All Crystals are 4x4x30 mm3Measured pulse shapes include oscilloscope response


Relative light output crystal surface finish
Relative Light Output: Crystal Surface Finish

Simulated Light Collection

  • Comparison of light collection for various crystal surface finishes

  • Large light loss for a crystal with all diffuse surfaces

  • Previously tested crystal samples indicate that the light output behavior is comparable to the simulation of a crystal with both specular and diffuse surfaces (i.e., 1 diffuse and 4 specular surfaces) for crystal lengths up to 30 mm (i.e., ~30% reduction in light collection compared to very small samples)

Crystal cross-section is 4x4 mm2


Coincidence time resolution labr 3 5 0 ce coupled directly to pmt
Coincidence Time Resolution:LaBr3: 5.0% Ce Coupled Directly to PMT

Measured Coincidence Time Resolution

Two 5.0%Ce LaBr3 (4x4x30 mm3)

Simulated Coincidence Time Resolution

XP20D0

XP20D0

FWHM

280 ps

Simulation

HM R4998

Simulation

HM R4998

(Crystal cross-section is 4x4 mm2)

FWHM

240 ps

- Measured resolution with XP20D0

- Measured resolution with HM R4998


Coincidence time resolution labr 3 30 ce crystal coupled directly to pmt
Coincidence Time Resolution:LaBr3: 30% Ce Crystal Coupled Directly to PMT

Measured Coincidence Time Resolution

Two 30%Ce LaBr3 (4x4x5 mm3)

Simulated Coincidence Time Resolution

Simulation

XP20D0

XP20D0

FWHM

190 ps

Simulation

HM R4998

HM R4998

(Crystal cross-section is 4x4 mm2)

FWHM

145 ps

- Measured resolution on XP20D0

- Measured resolution on HM R4998


Coincidence time resolution lyso crystal coupled directly to pmt
Coincidence Time Resolution:LYSO Crystal Coupled Directly to PMT

Measured Coincidence Time Resolution

Two LYSO crystals (4x4x20 mm3)

Simulated Coincidence Time Resolution

XP20D0

XP20D0

Simulation

FWHM

380 ps

HM R4998

Simulation

HM R4998

(Crystal cross-section is 4x4 mm2)

FWHM

310 ps

- Measured resolution on XP20D0

- Measured resolution on HM R4998


Anger logic detector coincidence time resolution
Anger-logic Detector:Coincidence Time Resolution

  • Detector Geometry

    • 7 PMTs coupled to a light guide

      and 4x4x30 mm3 crystal array

  • PMT transit times varied by ~ + 200 ps

  • Simulation indicates a significant improvement in time resolution can be achieved by utilizing a PMT with faster response

7 XP20D0’s: Coincidence Time Resolution

7 HM R4998’s: Coincidence Time Resolution


Conclusions
Conclusions

  • Simulated time resolution is in good agreement with the measured data points for LaBr3 and LYSO crystals coupled directly to PMTs as well as in an Anger-logic design

  • The faster response and lower transit time spread of the HM R4998 PMT leads to a significant improvement in the coincidence time resolution achieved

  • Simulation and experimental measurements with 30% Ce LaBr3 indicate an improvement in coincidence time resolution over the 5.0% Ce LaBr3 on the HM R4998 PMT due to the faster response

  • Utilizing a PMT with the properties of the HM R4998 in an Anger-logic detector design can potentially yield a coincidence time resolution of ~200 ps with LaBr3 and ~400 ps with LYSO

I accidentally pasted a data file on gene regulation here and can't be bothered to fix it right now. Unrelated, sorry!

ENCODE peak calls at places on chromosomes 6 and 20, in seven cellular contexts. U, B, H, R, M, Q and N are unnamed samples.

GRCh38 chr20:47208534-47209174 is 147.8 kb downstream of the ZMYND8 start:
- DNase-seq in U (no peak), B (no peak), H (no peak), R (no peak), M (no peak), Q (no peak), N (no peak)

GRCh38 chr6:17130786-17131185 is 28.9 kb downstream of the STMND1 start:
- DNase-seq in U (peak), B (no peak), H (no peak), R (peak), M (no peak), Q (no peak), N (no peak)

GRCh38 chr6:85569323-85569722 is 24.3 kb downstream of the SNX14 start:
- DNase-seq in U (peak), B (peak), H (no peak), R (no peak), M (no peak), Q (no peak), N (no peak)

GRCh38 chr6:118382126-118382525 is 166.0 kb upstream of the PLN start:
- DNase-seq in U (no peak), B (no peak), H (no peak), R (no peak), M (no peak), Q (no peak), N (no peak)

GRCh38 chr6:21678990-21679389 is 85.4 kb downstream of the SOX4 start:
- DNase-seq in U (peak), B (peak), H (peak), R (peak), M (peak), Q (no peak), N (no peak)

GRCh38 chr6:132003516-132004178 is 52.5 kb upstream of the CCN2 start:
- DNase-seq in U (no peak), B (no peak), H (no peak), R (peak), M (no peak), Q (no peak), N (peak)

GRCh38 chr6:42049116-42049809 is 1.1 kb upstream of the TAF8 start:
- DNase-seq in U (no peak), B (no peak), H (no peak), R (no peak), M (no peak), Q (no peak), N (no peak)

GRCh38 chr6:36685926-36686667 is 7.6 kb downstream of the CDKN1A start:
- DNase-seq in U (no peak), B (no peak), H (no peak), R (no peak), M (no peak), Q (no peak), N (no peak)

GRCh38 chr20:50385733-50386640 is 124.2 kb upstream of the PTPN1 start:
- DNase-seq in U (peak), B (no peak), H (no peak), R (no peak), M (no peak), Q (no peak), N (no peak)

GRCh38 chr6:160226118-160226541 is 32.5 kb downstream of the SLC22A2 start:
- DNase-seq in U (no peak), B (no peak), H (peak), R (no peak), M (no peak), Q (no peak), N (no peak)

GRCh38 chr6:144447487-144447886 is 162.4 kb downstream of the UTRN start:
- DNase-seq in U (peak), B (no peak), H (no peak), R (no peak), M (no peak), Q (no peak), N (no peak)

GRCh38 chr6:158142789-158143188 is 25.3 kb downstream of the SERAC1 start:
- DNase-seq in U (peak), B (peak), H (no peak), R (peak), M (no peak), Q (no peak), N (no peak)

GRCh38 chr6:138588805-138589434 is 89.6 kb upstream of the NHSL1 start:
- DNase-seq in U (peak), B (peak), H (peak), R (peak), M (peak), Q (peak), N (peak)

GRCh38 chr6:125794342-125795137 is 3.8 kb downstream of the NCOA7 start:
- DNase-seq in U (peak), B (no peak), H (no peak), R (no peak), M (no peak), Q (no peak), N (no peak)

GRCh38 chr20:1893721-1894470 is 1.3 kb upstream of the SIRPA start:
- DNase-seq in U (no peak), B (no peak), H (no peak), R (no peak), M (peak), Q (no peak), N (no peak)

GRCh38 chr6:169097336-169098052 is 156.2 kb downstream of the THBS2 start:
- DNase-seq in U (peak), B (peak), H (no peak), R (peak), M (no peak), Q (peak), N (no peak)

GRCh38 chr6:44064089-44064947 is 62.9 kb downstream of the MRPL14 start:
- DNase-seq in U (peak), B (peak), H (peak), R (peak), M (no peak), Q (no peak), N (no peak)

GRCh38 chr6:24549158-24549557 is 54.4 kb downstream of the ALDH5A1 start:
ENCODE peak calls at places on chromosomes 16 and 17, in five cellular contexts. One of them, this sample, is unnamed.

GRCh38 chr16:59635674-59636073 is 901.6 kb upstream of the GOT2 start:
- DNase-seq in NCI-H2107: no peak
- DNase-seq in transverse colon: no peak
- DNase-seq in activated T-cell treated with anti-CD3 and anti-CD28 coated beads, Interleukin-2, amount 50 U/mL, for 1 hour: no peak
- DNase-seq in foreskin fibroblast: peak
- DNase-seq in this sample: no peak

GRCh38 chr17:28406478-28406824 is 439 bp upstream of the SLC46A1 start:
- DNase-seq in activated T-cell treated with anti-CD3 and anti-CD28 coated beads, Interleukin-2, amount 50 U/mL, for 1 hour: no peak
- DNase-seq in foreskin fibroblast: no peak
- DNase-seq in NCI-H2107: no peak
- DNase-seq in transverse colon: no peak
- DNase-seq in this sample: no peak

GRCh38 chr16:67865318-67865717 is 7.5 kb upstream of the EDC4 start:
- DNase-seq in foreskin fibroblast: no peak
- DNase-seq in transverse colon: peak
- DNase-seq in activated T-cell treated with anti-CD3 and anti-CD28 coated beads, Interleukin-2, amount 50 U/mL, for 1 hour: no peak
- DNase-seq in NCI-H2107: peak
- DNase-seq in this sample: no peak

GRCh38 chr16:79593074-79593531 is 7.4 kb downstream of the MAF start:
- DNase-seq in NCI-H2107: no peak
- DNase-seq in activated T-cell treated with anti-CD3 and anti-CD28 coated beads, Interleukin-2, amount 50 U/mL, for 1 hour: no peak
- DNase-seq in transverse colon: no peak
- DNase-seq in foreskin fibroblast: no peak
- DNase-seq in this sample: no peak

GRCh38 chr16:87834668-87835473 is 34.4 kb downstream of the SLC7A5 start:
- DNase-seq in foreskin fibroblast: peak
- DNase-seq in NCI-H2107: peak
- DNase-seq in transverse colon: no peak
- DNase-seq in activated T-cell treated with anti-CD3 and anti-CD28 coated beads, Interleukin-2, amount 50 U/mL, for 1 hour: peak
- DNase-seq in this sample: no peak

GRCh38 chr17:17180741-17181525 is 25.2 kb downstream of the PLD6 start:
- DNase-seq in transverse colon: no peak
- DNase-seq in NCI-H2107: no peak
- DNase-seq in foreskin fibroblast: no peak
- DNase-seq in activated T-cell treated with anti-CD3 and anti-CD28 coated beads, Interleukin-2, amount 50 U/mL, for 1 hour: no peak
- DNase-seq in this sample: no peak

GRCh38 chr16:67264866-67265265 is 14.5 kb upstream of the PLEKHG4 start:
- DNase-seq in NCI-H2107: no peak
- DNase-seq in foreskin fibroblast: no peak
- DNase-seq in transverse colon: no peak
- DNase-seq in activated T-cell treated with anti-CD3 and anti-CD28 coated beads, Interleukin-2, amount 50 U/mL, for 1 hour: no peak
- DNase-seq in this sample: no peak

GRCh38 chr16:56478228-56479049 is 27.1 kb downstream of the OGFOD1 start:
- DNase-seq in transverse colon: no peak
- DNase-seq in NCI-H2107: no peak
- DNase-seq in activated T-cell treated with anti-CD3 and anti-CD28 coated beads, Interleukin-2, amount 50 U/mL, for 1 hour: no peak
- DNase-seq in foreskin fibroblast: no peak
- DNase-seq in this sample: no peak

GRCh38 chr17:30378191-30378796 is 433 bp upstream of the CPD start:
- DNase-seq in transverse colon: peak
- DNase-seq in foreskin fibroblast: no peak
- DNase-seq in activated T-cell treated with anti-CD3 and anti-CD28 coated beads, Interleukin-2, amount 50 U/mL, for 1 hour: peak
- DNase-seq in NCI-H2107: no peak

Acknowledgments
Acknowledgments

This work was supported by NIH R33EB001684 and a research agreement with Saint-Gobain. We would like to thank the research members at Saint-Gobain and Radiation Monitoring Devices for their continued support.

References

[1] A. Kuhn, S. Surti, J. S. Karp, and et. al, ”Performance Assessment of Pixelated LaBr3 Detector Modules for TOF

PET,” TNS, 51, no. 5, October 2004.

[2] A. Kuhn, S. Surti, J. S. Karp, and et. al, ”Design of a Lanthanum Bromide Detector for Time-of-Flight PET,”

TNS, 51, no. 5, October 2004.

[3] J. Glodo, W.W. Moses, W.M. Higgins, E.V.D. van Loef, P. Wong, S.E. Derenzo, M.J. Weber, K.S. Shah,

“Effects of Ce Concentration on Scintillation Properties of LaBr3:Ce,” Nuclear Science Symposium

Conference Record, 2004 IEEE Volume 2,  16-22 Oct. 2004 Page(s):998 - 1001.

[4] S. Surti, J. S. Karp and G. Muehllehner, " Image quality assessment of LaBr3-based whole-body 3D PET

scanners: A Monte Carlo Evaluation," PMB, 49, 4593-4610, 2004.

[5] S. Surti, J. S. Karp, G. Muehllehner , and P.S. Raby, ”Investigation of Lanthanum Scintillators for 3-D PET,”

TNS, 50, no. 3, 348-354, 2003.

[6] S. Surti, J. S. Karp and G. Muehllehner, " Evaluation of Pixelated NaI(Tl) Detectors for PET," TNS, 50, no. 1,

24-31, 2003.

[7] K. Shah, J. Glodo, M. Klugerman, and et. al., "LaBr3:Ce scintillators for gamma ray spectroscopy," TNS, 50,

no. 6, 2410-2413, 2003.

[8] C. W. E. van Eijk, "Inorganic scintillators in medical imaging,” PMB., 47, R85-R106, 2002.

[9] W. Moses and S. Derenzo, "Prospects for time-of-flight pet using LSO scintillator," TNS, 46, 474-478, 1999.

[10] E. van Loef, P. D. P, C. van Eijk, K. Kramer, and H. Gudel, "High energy-resolution scintillator: Ce3+ activated

LaCl3.," Appl. Phys. Lett., 77, 1467-1468, 2000.

[11] E. van Loef, P. D. P, C. van Eijk, K. Kramer, and H. Gudel, "High energy-resolution scintillator: Ce3+ activated

LaBr3.,”Appl. Phys. Lett., 79, 1573-1575, 2001.